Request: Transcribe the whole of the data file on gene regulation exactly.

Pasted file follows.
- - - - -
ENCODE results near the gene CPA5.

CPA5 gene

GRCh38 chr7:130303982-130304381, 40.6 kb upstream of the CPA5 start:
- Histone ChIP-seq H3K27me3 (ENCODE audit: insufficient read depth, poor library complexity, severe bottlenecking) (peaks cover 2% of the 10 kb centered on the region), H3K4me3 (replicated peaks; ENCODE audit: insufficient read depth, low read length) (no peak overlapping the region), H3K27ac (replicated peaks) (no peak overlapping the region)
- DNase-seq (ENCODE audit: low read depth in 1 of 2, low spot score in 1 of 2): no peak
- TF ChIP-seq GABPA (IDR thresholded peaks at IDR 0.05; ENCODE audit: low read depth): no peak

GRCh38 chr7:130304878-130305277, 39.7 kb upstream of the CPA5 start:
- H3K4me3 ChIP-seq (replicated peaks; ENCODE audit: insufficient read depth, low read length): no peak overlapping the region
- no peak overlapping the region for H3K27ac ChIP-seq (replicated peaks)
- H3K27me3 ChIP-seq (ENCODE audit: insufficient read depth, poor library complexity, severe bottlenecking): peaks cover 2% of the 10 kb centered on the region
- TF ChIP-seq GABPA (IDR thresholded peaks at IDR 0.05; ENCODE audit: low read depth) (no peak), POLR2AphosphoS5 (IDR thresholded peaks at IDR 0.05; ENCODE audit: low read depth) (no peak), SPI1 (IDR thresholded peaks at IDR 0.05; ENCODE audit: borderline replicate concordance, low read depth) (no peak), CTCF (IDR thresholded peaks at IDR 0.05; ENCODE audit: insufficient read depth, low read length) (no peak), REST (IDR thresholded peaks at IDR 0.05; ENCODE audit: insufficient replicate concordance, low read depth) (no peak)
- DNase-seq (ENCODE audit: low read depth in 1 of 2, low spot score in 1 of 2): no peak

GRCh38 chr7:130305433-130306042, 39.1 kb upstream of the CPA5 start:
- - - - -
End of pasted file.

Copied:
ENCODE results near the gene CPA5.

CPA5 gene

GRCh38 chr7:130303982-130304381, 40.6 kb upstream of the CPA5 start:
- Histone ChIP-seq H3K27me3 (ENCODE audit: insufficient read depth, poor library complexity, severe bottlenecking) (peaks cover 2% of the 10 kb centered on the region), H3K4me3 (replicated peaks; ENCODE audit: insufficient read depth, low read length) (no peak overlapping the region), H3K27ac (replicated peaks) (no peak overlapping the region)
- DNase-seq (ENCODE audit: low read depth in 1 of 2, low spot score in 1 of 2): no peak
- TF ChIP-seq GABPA (IDR thresholded peaks at IDR 0.05; ENCODE audit: low read depth): no peak

GRCh38 chr7:130304878-130305277, 39.7 kb upstream of the CPA5 start:
- H3K4me3 ChIP-seq (replicated peaks; ENCODE audit: insufficient read depth, low read length): no peak overlapping the region
- no peak overlapping the region for H3K27ac ChIP-seq (replicated peaks)
- H3K27me3 ChIP-seq (ENCODE audit: insufficient read depth, poor library complexity, severe bottlenecking): peaks cover 2% of the 10 kb centered on the region
- TF ChIP-seq GABPA (IDR thresholded peaks at IDR 0.05; ENCODE audit: low read depth) (no peak), POLR2AphosphoS5 (IDR thresholded peaks at IDR 0.05; ENCODE audit: low read depth) (no peak), SPI1 (IDR thresholded peaks at IDR 0.05; ENCODE audit: borderline replicate concordance, low read depth) (no peak), CTCF (IDR thresholded peaks at IDR 0.05; ENCODE audit: insufficient read depth, low read length) (no peak), REST (IDR thresholded peaks at IDR 0.05; ENCODE audit: insufficient replicate concordance, low read depth) (no peak)
- DNase-seq (ENCODE audit: low read depth in 1 of 2, low spot score in 1 of 2): no peak

GRCh38 chr7:130305433-130306042, 39.1 kb upstream of the CPA5 start: